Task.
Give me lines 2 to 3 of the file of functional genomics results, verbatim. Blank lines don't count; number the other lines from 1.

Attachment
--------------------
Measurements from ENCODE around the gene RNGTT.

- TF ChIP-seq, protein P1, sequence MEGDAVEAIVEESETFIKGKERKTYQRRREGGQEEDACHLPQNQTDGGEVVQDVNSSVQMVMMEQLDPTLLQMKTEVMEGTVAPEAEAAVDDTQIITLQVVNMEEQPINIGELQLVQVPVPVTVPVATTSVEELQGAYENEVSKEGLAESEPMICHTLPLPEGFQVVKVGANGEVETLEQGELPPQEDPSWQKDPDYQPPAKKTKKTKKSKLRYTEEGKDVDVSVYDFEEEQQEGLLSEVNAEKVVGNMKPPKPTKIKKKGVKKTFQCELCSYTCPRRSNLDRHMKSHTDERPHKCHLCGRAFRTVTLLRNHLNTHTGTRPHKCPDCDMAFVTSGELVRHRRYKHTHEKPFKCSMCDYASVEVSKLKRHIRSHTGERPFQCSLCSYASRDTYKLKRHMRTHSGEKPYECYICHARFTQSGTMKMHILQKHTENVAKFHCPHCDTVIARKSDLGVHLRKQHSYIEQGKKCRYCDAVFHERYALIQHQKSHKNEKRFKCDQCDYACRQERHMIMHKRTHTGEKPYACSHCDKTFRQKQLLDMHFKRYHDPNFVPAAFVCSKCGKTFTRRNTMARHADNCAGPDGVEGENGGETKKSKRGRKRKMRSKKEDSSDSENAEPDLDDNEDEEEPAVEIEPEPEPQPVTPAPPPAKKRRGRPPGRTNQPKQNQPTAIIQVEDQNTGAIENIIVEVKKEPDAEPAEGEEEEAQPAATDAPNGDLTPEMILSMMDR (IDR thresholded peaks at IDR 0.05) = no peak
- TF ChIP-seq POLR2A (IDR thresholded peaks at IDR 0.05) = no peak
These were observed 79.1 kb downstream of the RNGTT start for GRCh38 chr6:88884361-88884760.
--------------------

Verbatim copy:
- TF ChIP-seq, protein P1, sequence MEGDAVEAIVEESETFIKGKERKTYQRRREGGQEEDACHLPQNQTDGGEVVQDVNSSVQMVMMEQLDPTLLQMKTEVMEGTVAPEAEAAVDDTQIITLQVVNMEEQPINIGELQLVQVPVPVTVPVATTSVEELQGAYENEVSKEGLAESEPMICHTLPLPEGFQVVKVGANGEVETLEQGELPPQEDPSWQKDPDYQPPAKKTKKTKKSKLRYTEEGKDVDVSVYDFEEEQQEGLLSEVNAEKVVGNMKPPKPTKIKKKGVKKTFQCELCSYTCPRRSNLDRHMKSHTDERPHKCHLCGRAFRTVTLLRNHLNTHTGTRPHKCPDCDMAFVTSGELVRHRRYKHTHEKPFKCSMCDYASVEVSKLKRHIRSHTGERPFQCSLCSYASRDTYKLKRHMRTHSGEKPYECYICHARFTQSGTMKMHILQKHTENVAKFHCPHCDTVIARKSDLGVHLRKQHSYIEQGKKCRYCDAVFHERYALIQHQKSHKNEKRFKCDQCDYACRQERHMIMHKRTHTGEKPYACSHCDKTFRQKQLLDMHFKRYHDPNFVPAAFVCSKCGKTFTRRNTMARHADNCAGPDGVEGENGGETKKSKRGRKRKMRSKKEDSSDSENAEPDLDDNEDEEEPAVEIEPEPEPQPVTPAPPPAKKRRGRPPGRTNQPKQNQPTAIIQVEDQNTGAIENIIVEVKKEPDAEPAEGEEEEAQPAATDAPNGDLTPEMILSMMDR (IDR thresholded peaks at IDR 0.05) = no peak
- TF ChIP-seq POLR2A (IDR thresholded peaks at IDR 0.05) = no peak